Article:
Roughly 200,000 houses in St. Louis might as well have the cross-stitched phrase "Home, sweet (and toxic), home" hanging in a frame on their living room wall, according to a University of Missouri-Rolla researcher.
Lead-based paint, which tastes sweet like sugar, was banned for household use in 1978 but can be found in thousands of housing units in St. Louis and an estimated 57 million homes across the country.
Children are at a higher risk for lead poisoning than adults, says Paula Lutz, dean of the College of Arts and Sciences at UMR and a professor of biological sciences. Lutz has been researching the effects of lead exposure on children’s immune systems for the past decade. She began the first phase of her work in Springfield, Mo., but has partnered with the St. Louis city health department for the second phase.
"Any toxin that children take in seems to be much more dangerous than it is in adults just because we’re more rapidly growing and still developing as children," Lutz explains. "Also as we get older, we learn to wash our hands and not put our hands in our mouth so we’re a little less likely to be exposed in that way."
Although kids age 18 months to three years are in the highest risk group, Lutz includes children from 13 months to six years in her study.
"At that age, kids are doing what we call normal ‘mouthing’ activities," Lutz explains. "In other words, they put everything in their mouths. They drop their pacifiers; they pick them up and put them in their mouths. They may chew on their blanket, which they drop in the dust next to the wall where there’s lead-based paint." Some children even start peeling and eating the paint chips because they like the sweet taste, Lutz adds.
Research on the effects on environmental lead on the human central nervous system is widely publicized, but no one looked at lead’s effects on a child’s immune system until Lutz started her work.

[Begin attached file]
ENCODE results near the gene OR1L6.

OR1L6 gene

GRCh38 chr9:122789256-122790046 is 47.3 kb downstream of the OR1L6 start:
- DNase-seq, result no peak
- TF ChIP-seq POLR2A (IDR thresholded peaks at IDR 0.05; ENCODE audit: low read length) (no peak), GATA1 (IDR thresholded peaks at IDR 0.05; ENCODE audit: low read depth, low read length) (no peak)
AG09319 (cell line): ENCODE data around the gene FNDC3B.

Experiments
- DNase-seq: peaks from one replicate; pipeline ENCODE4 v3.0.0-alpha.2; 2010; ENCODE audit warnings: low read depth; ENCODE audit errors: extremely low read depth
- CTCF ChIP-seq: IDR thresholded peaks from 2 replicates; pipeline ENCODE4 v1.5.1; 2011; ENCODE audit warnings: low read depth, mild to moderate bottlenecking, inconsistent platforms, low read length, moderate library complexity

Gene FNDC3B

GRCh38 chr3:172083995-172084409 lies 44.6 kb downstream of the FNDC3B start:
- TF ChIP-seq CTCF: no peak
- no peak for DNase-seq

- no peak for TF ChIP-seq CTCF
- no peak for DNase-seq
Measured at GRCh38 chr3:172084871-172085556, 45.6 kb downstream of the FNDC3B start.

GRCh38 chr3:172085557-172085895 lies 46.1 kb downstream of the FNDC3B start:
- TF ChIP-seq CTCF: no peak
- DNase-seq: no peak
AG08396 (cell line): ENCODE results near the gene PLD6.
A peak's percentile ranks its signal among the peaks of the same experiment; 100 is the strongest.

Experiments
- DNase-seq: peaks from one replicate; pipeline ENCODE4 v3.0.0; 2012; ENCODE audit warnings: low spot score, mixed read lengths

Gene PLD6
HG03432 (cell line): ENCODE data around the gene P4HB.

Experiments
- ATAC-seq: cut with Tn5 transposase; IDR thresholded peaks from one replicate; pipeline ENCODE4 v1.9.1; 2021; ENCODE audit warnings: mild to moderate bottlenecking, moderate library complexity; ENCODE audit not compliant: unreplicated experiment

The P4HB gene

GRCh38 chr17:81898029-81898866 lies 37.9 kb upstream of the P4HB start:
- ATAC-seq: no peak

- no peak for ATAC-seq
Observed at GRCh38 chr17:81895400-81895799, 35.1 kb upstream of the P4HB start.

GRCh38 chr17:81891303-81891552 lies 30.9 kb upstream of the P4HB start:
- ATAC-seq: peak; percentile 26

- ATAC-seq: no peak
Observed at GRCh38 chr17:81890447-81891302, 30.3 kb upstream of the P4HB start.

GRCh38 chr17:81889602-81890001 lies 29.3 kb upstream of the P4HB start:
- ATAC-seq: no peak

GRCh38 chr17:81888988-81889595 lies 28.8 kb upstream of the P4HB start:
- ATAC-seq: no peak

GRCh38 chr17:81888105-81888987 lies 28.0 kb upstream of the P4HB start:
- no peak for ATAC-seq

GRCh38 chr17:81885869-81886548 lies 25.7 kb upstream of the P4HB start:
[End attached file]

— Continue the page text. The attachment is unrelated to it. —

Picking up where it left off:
"Your immune system is like Star Wars; it’s your strategic defense initiative," Lutz explains. "It’s here to protect you from all the nasty infectious organisms like viruses and bacteria. Our immune system has to be up and running and doing a good job if we are to stay healthy."
Lutz spends every Tuesday in St. Louis working on her research in a clinic, where families bring their children for interviews and have a blood sample taken.
Each child receives $15 for participating in the study, which is sponsored by the National Institutes of Health. They can take part in the project once or they can be in the longitudinal study where they come back every six months for at least two years and give several samples. "That way we can watch the child’s immune system over a period of time," Lutz adds.
Once ingested, the lead follows calcium to bones and nervous tissue, as well as to many other tissues, creating a residual repository of lead.
"Our preliminary data has found a correlation between elevations of blood lead and a type of protein that your immune system produces, an antibody called IGE that’s associated with allergies and asthma," Lutz says. "Of course a correlation does not necessarily mean that it’s the direct cause, so we have to look for any other contributing factors that might be present. When you work with people, it’s a real challenge."
Blood lead levels of more than 10 mg/dl (micrograms per deciliter) are cause for concern, Lutz says. "If a child is found to be elevated, the health department in St. Louis will actually go to the house and do an environmental survey," she says. "Using X-ray fluorescent technique, they can discover through the layers of paint if there is lead-based paint underneath."
Because it can cost around $10,000 to fully clean up one housing unit, other techniques are often used before renovation is possible. Special soaps, along with a damp cloth, can be used to grab the paint’s chalky dust and prevent it from being released into the air. Another cost-effective option is encapsulation, a technique that bonds materials to the existing painted surface.
"You can also counteract a little bit of the absorption of lead if the child has a diet rich in calcium, iron, and other divalent cations (ions with a +2 charge) because they’re using the same pathways to get in," Lutz explains.
If a child’s blood lead level is 30-35 mg/dl, chelating agents, organic compounds that bond well to metals, may be used to "grab up" lead and remove it, Lutz says. "Then the body equilibrates again, pulling more of the lead out of the bone and tissue," Lutz explains. "You have to do that technique several times, usually under a physician’s care."
Limited federal funds are available for St. Louis residents who need to have lead-based paint removed from their home, Lutz says. "There was a time early in the Bush administration where there were several hundred million dollars put aside for lead abatement," Lutz says. "But that wouldn’t even do the entire city of St. Louis. The problem is being taken care of but not very quickly."